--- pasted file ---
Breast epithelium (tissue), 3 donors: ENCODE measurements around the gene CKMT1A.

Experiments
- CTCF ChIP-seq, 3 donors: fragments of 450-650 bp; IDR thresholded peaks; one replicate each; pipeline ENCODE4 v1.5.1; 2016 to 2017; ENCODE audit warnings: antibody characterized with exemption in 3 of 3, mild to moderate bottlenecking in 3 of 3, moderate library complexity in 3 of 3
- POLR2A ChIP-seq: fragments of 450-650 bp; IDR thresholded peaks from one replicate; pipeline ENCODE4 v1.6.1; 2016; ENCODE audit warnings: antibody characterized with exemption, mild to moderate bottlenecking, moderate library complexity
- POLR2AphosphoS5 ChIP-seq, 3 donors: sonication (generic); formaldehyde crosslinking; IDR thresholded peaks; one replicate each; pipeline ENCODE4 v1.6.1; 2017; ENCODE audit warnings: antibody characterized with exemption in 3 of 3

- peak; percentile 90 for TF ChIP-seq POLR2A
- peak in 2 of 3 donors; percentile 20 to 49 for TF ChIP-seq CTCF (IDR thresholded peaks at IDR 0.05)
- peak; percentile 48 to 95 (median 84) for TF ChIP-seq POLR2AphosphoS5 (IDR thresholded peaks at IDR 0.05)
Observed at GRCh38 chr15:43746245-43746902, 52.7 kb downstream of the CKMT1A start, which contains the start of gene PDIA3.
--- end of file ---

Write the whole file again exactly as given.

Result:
Breast epithelium (tissue), 3 donors: ENCODE measurements around the gene CKMT1A.

Experiments
- CTCF ChIP-seq, 3 donors: fragments of 450-650 bp; IDR thresholded peaks; one replicate each; pipeline ENCODE4 v1.5.1; 2016 to 2017; ENCODE audit warnings: antibody characterized with exemption in 3 of 3, mild to moderate bottlenecking in 3 of 3, moderate library complexity in 3 of 3
- POLR2A ChIP-seq: fragments of 450-650 bp; IDR thresholded peaks from one replicate; pipeline ENCODE4 v1.6.1; 2016; ENCODE audit warnings: antibody characterized with exemption, mild to moderate bottlenecking, moderate library complexity
- POLR2AphosphoS5 ChIP-seq, 3 donors: sonication (generic); formaldehyde crosslinking; IDR thresholded peaks; one replicate each; pipeline ENCODE4 v1.6.1; 2017; ENCODE audit warnings: antibody characterized with exemption in 3 of 3

- peak; percentile 90 for TF ChIP-seq POLR2A
- peak in 2 of 3 donors; percentile 20 to 49 for TF ChIP-seq CTCF (IDR thresholded peaks at IDR 0.05)
- peak; percentile 48 to 95 (median 84) for TF ChIP-seq POLR2AphosphoS5 (IDR thresholded peaks at IDR 0.05)
Observed at GRCh38 chr15:43746245-43746902, 52.7 kb downstream of the CKMT1A start, which contains the start of gene PDIA3.